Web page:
This is one ocean you might not want to swim in.
The Navy owns one of the largest indoor oceans in the world. The maneuvering and seakeeping basin is nicknamed the MASK. Built in 1962 and renovated in 2013, it’s located at the Naval Surface Warfare Center in Carderock, Md.
The 360-foot-long and 240-foot wide body of water has depths ranging from 20 to 35 feet. There are 216 individually controlled electromechanical wave boards lined around the pool’s edge to recreate various oceanic conditions.
“There are many different kinds of waves,” Calvin Krishen, NSWC engineer, says in a YouTube video uploaded by the Department of Defense. “Waves are different in different parts of the world and they are different depending if you are close to shore, or away from shore or whether you’re in a storm or not. We actually have the capability of programming all those different types of waves to test.”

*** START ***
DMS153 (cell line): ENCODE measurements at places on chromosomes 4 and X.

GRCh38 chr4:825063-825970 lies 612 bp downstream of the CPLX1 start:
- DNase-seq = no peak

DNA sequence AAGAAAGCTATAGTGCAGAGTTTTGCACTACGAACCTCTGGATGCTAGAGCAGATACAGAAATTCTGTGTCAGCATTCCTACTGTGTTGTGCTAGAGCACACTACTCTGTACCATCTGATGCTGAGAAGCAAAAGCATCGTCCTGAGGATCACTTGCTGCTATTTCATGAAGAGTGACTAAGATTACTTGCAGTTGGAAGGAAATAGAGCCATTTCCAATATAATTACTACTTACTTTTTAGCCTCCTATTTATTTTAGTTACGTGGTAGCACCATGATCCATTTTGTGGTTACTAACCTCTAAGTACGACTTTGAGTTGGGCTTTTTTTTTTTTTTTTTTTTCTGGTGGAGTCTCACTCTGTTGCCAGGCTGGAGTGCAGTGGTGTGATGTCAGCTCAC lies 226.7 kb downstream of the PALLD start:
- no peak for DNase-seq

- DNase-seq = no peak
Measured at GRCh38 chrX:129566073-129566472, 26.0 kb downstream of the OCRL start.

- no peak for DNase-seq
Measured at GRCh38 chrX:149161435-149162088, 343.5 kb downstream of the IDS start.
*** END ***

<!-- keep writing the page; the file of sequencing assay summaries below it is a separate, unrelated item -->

Operability, ship motions and efficiency are some of the things the engineers assess. This allows MASK researchers to determine a new vessel’s strengths and weaknesses to ensure it meets expected performance goals. The testing process also ensures ships have the correct configuration and it helps to establish operational guidelines for the crew.
“Though this seems a little disconnected from the warfighter,” said NSWC engineer Dr. Christopher Kent. “This is an integral part of making a fully functional ship that gets us to the theaters and to the places that we need to be in this world to keep the American public safe.”
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